Lack of public charging infrastructure a key constraint to electric vehicle adoption


McCall Johnson,
Clean Energy
Environment Texas
Austin, TX, U.S.A. — (METERING.COM) — January 25, 2009 – The lack of public charging infrastructure for electric and plug-in hybrid electric vehicles is one of the key barriers to their widespread adoption in the United States, according to a new white paper from the environmental advocacy organization, Environment Texas.

The white paper points out that electric vehicles can dramatically reduce carbon emissions and air pollution as well as dependence on oil, and it highlights that while America’s electric system has the capacity to fuel most of its cars today, the nation will need to clean up its electric grid to reap the full potential of these vehicles.

For example, a study by the Pacific Northwest National Laboratory found that America’s electric system could fuel 73 percent of U.S. cars, pickup-up trucks, SUVs and vans without building another power plant, by charging vehicles at night.

Utilities also can structure electricity prices so that it is cheaper to charge cars at times of the day when there is lower electric demand, ensuring that a large number of plug-in cars do not put a strain on the utility.

In the white paper Environment Texas calls on local, state and federal governments to jump-start the creation of charging infrastructure by installing chargers at publicly owned facilities, developing procedures for the installation of chargers on city streets, and providing incentives for private development of charging infrastructure.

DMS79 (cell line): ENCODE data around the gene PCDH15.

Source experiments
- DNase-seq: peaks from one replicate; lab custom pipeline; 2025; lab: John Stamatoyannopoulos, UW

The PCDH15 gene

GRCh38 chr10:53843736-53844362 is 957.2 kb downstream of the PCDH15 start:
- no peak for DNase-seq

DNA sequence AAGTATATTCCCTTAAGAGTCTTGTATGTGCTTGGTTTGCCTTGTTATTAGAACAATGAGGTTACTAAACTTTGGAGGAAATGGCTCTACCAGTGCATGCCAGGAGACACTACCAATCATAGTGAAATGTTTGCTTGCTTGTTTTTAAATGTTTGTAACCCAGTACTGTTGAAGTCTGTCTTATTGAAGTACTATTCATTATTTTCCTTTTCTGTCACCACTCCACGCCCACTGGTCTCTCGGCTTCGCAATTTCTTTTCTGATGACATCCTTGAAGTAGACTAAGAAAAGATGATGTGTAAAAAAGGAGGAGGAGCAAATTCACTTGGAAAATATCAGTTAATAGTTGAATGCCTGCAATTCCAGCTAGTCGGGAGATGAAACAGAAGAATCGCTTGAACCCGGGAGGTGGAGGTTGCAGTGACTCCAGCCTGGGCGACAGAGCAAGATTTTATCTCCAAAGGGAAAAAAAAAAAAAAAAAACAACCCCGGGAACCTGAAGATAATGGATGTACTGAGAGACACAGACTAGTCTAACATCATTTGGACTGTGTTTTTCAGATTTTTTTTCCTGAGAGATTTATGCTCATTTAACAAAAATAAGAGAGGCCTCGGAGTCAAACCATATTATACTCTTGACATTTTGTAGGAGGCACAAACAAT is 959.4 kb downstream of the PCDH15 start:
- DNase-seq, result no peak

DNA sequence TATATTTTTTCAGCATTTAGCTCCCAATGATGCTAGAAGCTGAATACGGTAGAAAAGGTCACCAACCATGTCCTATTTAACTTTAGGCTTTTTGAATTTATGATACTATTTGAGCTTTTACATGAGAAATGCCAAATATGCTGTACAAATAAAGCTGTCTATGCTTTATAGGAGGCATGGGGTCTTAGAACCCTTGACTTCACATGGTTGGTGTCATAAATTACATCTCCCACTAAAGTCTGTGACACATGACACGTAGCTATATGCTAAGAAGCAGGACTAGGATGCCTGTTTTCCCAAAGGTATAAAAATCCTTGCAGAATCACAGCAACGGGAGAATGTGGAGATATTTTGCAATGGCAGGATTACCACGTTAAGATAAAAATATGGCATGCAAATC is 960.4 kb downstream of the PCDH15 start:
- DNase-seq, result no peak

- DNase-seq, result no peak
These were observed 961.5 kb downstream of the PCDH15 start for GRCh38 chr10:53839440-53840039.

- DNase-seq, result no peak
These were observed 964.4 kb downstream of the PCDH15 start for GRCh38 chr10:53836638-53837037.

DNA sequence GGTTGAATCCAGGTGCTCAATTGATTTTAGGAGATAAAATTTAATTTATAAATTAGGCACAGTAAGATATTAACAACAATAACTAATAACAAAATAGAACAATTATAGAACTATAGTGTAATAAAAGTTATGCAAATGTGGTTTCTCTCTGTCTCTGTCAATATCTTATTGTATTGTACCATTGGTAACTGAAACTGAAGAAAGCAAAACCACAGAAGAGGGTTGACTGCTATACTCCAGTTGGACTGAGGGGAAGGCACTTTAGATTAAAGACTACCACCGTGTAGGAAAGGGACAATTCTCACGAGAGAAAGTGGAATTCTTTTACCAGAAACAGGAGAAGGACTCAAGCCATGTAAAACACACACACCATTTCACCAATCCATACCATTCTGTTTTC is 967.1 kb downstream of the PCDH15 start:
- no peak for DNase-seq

Further, the U.S. should encourage the use of clean energy by adopting a renewable electricity standard requiring that 25 percent of its electricity come from renewable energy by 2025. The nation should further reduce global warming emissions from power plants by adopting a cap on global warming pollution that reduces emissions to 35 percent below 2005 levels by 2020 and to 80 percent below 2005 levels by 2050. In addition, the nation should invest in the adoption of smart grid technologies that would allow plug-in vehicles to help stabilize the grid.

The white paper says that while the initial price of plug-in vehicles will likely be high, getting significant numbers on the road quickly is important to prove that the technology is viable and to identify unexpected hurdles. Financial incentives for buyers of the first generation of plug-in hybrids, coupled with policies to encourage the purchase of plug-ins by government and private fleets, can help get significant numbers of plug-in vehicles on the road quickly. So too, could a low-carbon fuel standard that allows plug-in vehicles to contribute to the goal of reducing life-cycle global warming emissions from vehicle fuels by 10 percent by 2020.

The organization also calls for continued funding for research and development of advanced battery technology for electric vehicles.

“Environment Texas urges our state and local officials to fully harness the power of plug-ins by setting clean car standards, offering financial incentives for buyers, creating a low carbon fuel standard, promoting renewable energy, and adopting smart grid technologies,” said McCall Johnson, clean energy advocate at Environment Texas. “And lastly, Environment Texas urges the Senate – and Senators Hutchison and Cornyn here in Texas – to pass a comprehensive energy and global warming bill that, among other key steps, encourages the development and deployment of plug-in vehicles and other clean energy technologies.”

To read the white paper “Plug-In Cars: Powering America Toward a Cleaner Future,” click here.